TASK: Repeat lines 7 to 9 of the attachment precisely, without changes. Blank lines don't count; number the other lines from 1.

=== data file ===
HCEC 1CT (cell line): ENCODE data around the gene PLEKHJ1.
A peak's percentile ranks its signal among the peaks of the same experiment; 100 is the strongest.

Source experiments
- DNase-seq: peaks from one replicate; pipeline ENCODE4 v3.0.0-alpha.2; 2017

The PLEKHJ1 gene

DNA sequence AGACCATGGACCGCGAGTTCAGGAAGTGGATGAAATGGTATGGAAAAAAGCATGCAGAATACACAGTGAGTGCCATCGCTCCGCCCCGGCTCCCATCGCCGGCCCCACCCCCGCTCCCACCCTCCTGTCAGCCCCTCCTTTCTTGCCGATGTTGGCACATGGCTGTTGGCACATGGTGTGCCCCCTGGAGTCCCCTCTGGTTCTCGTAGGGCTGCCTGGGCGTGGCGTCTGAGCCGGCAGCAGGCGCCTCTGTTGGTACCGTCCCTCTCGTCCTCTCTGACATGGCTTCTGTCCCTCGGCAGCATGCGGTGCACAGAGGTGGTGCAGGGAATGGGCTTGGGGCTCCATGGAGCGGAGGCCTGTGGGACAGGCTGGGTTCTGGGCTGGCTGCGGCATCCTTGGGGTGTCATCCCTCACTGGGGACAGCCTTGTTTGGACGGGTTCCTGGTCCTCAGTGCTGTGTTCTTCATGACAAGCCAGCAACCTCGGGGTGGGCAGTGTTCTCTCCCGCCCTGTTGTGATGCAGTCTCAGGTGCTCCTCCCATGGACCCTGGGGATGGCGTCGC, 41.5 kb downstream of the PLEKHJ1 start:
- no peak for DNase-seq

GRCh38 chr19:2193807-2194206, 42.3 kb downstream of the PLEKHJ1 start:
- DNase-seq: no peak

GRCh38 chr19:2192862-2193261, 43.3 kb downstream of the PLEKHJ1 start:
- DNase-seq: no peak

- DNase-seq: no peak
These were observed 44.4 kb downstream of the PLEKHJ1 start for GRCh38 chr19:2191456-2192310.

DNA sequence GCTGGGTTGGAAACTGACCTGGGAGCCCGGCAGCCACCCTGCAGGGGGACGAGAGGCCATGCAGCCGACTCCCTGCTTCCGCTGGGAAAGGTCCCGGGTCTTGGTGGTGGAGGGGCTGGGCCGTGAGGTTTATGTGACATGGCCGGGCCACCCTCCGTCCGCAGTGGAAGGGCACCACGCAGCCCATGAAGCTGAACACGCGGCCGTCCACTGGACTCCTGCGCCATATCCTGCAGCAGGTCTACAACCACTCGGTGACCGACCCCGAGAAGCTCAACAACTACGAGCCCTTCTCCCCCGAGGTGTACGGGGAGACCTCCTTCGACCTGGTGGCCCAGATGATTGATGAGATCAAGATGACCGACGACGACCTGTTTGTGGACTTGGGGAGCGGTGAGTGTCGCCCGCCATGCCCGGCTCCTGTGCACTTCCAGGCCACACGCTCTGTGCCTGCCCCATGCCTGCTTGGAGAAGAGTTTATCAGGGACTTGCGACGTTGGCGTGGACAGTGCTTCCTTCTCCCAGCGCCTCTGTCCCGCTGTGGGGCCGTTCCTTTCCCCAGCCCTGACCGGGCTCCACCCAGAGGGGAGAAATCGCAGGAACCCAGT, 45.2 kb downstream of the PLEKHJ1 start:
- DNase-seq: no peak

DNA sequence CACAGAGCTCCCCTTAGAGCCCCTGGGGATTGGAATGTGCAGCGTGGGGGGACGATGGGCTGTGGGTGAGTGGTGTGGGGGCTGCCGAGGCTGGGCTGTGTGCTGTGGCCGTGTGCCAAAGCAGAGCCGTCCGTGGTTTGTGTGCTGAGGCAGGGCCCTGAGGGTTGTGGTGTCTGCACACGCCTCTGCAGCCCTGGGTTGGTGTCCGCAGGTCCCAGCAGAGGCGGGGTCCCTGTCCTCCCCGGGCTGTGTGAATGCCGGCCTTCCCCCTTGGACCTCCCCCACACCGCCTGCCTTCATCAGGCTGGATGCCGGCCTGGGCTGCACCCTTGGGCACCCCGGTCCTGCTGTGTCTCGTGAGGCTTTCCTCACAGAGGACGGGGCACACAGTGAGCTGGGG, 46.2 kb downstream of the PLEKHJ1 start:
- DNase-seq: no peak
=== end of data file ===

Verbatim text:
- no peak for DNase-seq

GRCh38 chr19:2193807-2194206, 42.3 kb downstream of the PLEKHJ1 start:
- DNase-seq: no peak